Taylor is the popular girl at my daughters’ all-girl school. All schools have popular kids. This popular girl holds some sort of easy charm, often leaving some girls pining for that social standing.

Normally I wouldn’t be too fussed about the popular girl; however, I believe that Taylor is stepping onto my parenting turf. And, when it comes to the well-being of my children, I am fiercely territorial. I try to put a safe veil of values around my children and fill that space with friends and family who live by wholehearted behaviour. Measured against my values, Taylor doesn’t qualify to occupy the safe space I diligently try to maintain for my children.

Wrong Way

Taylor seems to be ‘worldly.’ Mixed with her popularity, she doesn’t mind openly sharing her thoughts. My parenting urge kicks in when Taylor holds court on a checklist of failed relationships. Her warble of fantasies and flings rankles me. In my mind, relationships are not flippant, and relationships of the heart should not be fleeting. Relationships need care, selfless attention and devotion, so I don’t care for Taylor’s endorsement of weekend flings.

I feel uncomfortable knowing that my daughters have fallen under the spell of the popular girl, even more so when I tuned into Taylor gabbing about the intimate details of her relationships. Her popular status seems to have a mesmerising effect on my daughters and their school peers. Her impressionable, young audience listens intently to tune into the inane details of her “next mistake” and making “magic, madness, heaven, sin” of the next romance, stating that love is a game and marketing her charm with “wanna play?”


I am hardly going to whisk my children out of school due to the less-than-ideal influence of Taylor. Filling my children’s safe space with cotton wool wrapping is hardly a protected space. Locking the world out for the sake of an opinionated diva is not my idea of a fix. Instead, we do honesty remarkably well in our household. Open, forthright discussions are the norm. We have plenty of children-centred, hearty conversations about perilous and praiseworthy behaviours that could play out.

However, I also realise that anyone can be seduced into believing that some perils are okay. I don’t want the constant presence of the popular girl to normalise the unhealthy aspects of Taylor’s lifestyle. And, I wouldn’t be so worried, but Taylor is Taylor Swift, and she commands a persuasive presence. Her music is magnetic and her persona is dynamic. Naturally, she is exciting and attractive to young girls.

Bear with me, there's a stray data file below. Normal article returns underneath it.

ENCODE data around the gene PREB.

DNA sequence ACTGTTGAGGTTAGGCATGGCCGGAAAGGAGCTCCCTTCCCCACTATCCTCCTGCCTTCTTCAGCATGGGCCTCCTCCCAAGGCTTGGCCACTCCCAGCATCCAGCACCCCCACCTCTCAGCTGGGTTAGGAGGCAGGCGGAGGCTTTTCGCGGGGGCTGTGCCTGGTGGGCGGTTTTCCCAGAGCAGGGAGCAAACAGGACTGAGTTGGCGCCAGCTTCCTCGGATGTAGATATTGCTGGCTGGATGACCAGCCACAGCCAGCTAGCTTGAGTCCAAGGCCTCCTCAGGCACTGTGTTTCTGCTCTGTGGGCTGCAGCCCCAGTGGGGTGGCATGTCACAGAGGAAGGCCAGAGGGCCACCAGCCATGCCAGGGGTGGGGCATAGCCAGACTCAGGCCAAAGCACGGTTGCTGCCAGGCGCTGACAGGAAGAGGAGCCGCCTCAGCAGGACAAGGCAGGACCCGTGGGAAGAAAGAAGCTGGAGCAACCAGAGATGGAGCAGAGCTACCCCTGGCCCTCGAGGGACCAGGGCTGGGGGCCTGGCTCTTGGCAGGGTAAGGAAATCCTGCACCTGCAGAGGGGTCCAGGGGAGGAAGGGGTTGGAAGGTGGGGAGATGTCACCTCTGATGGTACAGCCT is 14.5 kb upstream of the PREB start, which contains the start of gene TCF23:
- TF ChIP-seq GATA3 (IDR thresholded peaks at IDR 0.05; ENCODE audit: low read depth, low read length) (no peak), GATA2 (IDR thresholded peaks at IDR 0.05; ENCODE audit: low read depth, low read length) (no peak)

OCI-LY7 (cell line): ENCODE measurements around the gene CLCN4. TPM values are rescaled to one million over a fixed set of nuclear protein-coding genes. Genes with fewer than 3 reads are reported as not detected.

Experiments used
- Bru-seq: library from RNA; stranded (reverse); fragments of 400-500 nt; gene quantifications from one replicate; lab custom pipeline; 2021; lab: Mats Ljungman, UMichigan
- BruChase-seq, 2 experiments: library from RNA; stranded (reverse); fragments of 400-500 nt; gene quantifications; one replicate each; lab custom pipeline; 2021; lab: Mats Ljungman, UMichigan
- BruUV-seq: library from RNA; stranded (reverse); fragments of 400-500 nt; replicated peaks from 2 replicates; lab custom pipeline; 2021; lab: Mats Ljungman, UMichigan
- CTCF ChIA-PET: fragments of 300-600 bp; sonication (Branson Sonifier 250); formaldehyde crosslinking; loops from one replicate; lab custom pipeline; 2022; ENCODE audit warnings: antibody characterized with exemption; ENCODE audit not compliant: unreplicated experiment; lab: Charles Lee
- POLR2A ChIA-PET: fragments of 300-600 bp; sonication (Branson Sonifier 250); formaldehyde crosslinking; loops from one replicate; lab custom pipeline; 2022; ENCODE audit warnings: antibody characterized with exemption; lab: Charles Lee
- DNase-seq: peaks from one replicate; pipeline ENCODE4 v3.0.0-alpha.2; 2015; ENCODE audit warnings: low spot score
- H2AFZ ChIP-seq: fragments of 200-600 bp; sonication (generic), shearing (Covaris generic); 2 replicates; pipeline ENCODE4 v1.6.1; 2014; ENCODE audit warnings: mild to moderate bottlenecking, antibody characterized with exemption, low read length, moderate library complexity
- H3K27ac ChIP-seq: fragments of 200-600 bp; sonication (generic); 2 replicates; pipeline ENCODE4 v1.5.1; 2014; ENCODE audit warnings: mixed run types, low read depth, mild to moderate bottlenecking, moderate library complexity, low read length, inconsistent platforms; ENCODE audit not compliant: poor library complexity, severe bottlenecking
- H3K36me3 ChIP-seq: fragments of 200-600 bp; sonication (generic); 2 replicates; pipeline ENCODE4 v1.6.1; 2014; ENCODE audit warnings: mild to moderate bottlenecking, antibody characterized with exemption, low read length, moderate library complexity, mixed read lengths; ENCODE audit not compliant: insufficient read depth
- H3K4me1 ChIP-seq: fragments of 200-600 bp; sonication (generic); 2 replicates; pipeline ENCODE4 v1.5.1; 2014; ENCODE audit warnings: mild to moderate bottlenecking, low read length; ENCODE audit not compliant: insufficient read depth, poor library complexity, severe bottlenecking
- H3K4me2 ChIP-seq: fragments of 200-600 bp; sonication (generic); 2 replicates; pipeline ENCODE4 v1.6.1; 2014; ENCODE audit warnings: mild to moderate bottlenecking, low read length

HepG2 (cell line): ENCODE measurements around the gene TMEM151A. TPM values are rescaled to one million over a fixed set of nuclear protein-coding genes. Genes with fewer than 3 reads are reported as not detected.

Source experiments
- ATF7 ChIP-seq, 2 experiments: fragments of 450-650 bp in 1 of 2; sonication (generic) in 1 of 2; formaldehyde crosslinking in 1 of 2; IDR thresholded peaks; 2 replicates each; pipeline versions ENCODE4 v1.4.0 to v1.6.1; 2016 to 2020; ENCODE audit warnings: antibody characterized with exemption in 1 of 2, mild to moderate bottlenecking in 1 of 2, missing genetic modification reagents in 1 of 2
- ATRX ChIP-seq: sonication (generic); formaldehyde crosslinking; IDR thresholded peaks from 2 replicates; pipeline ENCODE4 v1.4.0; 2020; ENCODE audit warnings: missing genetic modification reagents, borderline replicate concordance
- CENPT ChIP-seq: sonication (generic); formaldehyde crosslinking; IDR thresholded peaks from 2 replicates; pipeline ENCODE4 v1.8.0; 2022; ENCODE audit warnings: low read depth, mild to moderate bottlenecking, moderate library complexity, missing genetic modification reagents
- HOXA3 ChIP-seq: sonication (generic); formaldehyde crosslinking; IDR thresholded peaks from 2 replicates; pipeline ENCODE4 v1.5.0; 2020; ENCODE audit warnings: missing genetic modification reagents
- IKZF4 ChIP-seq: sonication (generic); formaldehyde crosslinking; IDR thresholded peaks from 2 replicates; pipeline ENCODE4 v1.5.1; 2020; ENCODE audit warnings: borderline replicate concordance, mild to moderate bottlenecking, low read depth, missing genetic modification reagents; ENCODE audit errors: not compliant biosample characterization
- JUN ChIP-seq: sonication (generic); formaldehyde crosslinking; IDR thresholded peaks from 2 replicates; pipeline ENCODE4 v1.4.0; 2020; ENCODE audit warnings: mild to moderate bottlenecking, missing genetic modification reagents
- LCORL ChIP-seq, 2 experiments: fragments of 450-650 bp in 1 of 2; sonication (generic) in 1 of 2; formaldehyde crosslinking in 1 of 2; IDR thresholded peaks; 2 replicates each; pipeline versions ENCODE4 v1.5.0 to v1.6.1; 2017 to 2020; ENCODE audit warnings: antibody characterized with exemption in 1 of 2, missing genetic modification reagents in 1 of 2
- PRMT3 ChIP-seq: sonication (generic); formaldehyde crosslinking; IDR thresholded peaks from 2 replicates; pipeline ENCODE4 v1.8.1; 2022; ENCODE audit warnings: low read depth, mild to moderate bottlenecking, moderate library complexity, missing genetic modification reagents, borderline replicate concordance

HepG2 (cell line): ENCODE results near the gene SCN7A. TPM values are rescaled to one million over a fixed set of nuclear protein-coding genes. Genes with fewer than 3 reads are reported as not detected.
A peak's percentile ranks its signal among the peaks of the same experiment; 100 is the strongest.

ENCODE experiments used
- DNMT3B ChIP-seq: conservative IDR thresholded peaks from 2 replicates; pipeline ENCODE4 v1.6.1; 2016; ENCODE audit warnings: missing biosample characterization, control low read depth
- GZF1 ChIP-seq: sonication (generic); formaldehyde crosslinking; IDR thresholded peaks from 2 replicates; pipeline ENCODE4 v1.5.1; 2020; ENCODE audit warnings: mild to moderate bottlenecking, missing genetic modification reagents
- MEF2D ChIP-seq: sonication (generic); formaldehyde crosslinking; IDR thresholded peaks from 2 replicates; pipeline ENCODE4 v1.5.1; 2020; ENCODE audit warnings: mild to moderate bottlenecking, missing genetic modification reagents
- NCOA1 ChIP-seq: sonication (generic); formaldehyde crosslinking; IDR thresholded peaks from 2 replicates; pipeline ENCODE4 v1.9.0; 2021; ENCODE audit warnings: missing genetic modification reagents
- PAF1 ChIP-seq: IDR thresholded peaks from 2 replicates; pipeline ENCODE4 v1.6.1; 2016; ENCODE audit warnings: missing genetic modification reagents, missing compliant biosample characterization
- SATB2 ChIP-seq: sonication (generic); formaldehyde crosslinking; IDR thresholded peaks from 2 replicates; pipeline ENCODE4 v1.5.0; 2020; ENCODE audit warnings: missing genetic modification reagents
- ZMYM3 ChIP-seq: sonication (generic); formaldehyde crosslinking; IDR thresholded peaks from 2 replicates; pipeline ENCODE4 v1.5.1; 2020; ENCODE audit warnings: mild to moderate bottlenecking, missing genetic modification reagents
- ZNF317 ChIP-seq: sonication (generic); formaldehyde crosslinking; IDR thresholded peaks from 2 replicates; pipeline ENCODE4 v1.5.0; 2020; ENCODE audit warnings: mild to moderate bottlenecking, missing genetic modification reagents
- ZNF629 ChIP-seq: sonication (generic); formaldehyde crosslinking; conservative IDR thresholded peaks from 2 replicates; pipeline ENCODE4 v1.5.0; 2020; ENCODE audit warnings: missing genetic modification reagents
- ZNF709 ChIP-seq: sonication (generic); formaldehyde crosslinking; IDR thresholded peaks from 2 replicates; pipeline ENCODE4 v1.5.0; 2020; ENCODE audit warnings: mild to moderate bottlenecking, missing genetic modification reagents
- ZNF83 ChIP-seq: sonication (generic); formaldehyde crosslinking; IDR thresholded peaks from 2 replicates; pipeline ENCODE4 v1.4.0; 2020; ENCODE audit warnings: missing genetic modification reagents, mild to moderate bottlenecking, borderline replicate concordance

My dad instinct kicks in to try to coach my children toward healthier influences. It seems like a daunting challenge, trying to hold out against the screaming popularity of the American pop juggernaut. I hold a hope that Taylor soon runs out of material so that her brag of “got a long list of ex-lovers” and “I could make the bad guys good for a weekend” runs its course. Instead, it would be awesome to hear her put lyrics to a romance that she regards as precious… that is heartfelt… is giving and affirming… and runs to happily ever after.

Ill-Conceived Gift

Unfortunately, in my Greg-in-the-blue-corner versus Taylor-in-the-red-corner stoush, I took a blind-side smash. My precious seven-year-old was gifted the latest Taylor Swift album for Christmas. There is not a cell in me that can rationalise why a young girl should be treated to cheap lines like “boys only want love if it’s torture.”

Not long after my daughters came into my care from Christmas afternoon, they nattered about the Taylor Swift CD and perfume they had received. When children receive such gifts from a parent, they know that there is an implicit approval of the lyrics, the merchandise, the video clips and modelling shots.

I am left upset that my children have a week-about exchange of care during Christmas that features two homes with a confusing inconsistency of values.

Taylor, I hope that you can set about a deep, convicted love and respect for yourself. I hope that there is soon to be a relationship for you that has you devoting to every weekday, not just one weekend. Relationships are rich beyond any conventional measure. When you fall truly, deeply, madly for a kindly soul that you measure by the pounding and longing of your heart and not measured by your accountant, please belt out a tune that my kids can hold on to. I want you in my corner to fight for kids because your magnetic appeal can be a constant presence that, being a separated parent, I don’t have. Please, find the experience and belief of the most complete relationship and sing it into the hearts and minds of my kids. I would love to be able to buy your album this year at Christmas for my children.


Photo by Tirachard Kumtanom.

About the Author: Greg McInerney

Greg is the father of two daughters.

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